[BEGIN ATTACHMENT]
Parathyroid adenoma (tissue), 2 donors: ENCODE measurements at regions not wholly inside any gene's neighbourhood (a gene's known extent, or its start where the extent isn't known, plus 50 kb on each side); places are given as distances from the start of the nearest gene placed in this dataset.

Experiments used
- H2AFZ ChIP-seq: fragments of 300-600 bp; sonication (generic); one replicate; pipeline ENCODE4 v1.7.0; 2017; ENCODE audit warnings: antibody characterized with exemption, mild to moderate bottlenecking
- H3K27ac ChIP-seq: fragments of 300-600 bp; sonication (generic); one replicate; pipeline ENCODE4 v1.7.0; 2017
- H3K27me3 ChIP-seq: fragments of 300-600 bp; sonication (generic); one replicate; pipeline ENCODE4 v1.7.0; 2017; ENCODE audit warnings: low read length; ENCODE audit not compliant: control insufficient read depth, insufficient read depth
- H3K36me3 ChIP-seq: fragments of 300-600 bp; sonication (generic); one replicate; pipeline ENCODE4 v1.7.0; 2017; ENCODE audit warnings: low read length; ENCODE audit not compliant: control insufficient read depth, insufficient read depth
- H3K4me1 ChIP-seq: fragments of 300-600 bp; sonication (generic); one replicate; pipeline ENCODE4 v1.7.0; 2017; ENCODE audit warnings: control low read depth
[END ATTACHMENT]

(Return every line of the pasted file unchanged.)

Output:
Parathyroid adenoma (tissue), 2 donors: ENCODE measurements at regions not wholly inside any gene's neighbourhood (a gene's known extent, or its start where the extent isn't known, plus 50 kb on each side); places are given as distances from the start of the nearest gene placed in this dataset.

Experiments used
- H2AFZ ChIP-seq: fragments of 300-600 bp; sonication (generic); one replicate; pipeline ENCODE4 v1.7.0; 2017; ENCODE audit warnings: antibody characterized with exemption, mild to moderate bottlenecking
- H3K27ac ChIP-seq: fragments of 300-600 bp; sonication (generic); one replicate; pipeline ENCODE4 v1.7.0; 2017
- H3K27me3 ChIP-seq: fragments of 300-600 bp; sonication (generic); one replicate; pipeline ENCODE4 v1.7.0; 2017; ENCODE audit warnings: low read length; ENCODE audit not compliant: control insufficient read depth, insufficient read depth
- H3K36me3 ChIP-seq: fragments of 300-600 bp; sonication (generic); one replicate; pipeline ENCODE4 v1.7.0; 2017; ENCODE audit warnings: low read length; ENCODE audit not compliant: control insufficient read depth, insufficient read depth
- H3K4me1 ChIP-seq: fragments of 300-600 bp; sonication (generic); one replicate; pipeline ENCODE4 v1.7.0; 2017; ENCODE audit warnings: control low read depth